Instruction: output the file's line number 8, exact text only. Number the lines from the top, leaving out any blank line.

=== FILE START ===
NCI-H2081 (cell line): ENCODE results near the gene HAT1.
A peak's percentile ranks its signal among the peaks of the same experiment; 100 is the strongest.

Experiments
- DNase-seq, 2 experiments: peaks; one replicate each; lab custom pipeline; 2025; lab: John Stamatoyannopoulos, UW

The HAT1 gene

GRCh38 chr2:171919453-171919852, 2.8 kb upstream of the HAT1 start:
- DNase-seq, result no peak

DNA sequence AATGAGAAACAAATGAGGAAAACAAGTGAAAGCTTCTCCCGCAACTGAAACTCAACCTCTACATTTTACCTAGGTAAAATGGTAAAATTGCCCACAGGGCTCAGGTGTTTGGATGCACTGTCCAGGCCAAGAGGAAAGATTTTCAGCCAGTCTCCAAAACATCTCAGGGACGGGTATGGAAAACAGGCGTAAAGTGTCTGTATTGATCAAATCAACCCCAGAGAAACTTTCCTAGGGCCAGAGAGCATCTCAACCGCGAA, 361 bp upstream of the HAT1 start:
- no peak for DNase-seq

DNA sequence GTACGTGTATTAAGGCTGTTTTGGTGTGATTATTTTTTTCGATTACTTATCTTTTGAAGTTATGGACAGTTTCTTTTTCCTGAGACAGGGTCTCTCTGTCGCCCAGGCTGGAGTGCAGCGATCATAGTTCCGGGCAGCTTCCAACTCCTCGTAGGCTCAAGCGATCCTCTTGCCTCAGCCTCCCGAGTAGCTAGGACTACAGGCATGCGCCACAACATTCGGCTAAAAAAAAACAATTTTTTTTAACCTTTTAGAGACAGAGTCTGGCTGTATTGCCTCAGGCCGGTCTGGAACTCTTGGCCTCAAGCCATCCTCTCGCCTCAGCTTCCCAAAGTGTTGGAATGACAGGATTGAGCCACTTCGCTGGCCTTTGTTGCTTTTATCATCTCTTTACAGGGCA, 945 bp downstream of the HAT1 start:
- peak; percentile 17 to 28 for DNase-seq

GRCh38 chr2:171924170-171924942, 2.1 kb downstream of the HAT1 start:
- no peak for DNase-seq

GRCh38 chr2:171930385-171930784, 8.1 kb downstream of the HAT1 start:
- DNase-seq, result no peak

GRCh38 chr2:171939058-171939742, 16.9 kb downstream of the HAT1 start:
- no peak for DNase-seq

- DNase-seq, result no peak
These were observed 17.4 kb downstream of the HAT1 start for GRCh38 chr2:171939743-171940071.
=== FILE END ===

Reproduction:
DNA sequence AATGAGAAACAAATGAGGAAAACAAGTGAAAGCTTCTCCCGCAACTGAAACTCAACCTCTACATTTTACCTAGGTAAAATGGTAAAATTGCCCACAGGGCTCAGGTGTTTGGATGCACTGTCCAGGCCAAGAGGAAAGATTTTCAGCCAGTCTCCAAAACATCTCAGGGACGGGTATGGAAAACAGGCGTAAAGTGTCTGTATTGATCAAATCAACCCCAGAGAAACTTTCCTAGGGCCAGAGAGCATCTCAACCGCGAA, 361 bp upstream of the HAT1 start: